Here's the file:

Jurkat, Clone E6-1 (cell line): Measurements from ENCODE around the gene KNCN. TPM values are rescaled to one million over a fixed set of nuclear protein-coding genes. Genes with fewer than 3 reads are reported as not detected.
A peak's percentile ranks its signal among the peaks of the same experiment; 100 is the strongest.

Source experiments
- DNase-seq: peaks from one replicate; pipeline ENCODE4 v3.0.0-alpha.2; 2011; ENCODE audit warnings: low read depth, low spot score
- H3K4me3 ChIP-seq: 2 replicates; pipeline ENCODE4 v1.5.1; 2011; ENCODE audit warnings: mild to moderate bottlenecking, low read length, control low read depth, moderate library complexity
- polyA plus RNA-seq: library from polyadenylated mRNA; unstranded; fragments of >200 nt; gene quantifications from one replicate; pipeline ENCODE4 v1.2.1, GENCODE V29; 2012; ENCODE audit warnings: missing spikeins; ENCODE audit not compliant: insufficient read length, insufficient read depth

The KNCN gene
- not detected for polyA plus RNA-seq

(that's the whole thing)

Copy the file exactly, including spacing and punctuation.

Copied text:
Jurkat, Clone E6-1 (cell line): Measurements from ENCODE around the gene KNCN. TPM values are rescaled to one million over a fixed set of nuclear protein-coding genes. Genes with fewer than 3 reads are reported as not detected.
A peak's percentile ranks its signal among the peaks of the same experiment; 100 is the strongest.

Source experiments
- DNase-seq: peaks from one replicate; pipeline ENCODE4 v3.0.0-alpha.2; 2011; ENCODE audit warnings: low read depth, low spot score
- H3K4me3 ChIP-seq: 2 replicates; pipeline ENCODE4 v1.5.1; 2011; ENCODE audit warnings: mild to moderate bottlenecking, low read length, control low read depth, moderate library complexity
- polyA plus RNA-seq: library from polyadenylated mRNA; unstranded; fragments of >200 nt; gene quantifications from one replicate; pipeline ENCODE4 v1.2.1, GENCODE V29; 2012; ENCODE audit warnings: missing spikeins; ENCODE audit not compliant: insufficient read length, insufficient read depth

The KNCN gene
- not detected for polyA plus RNA-seq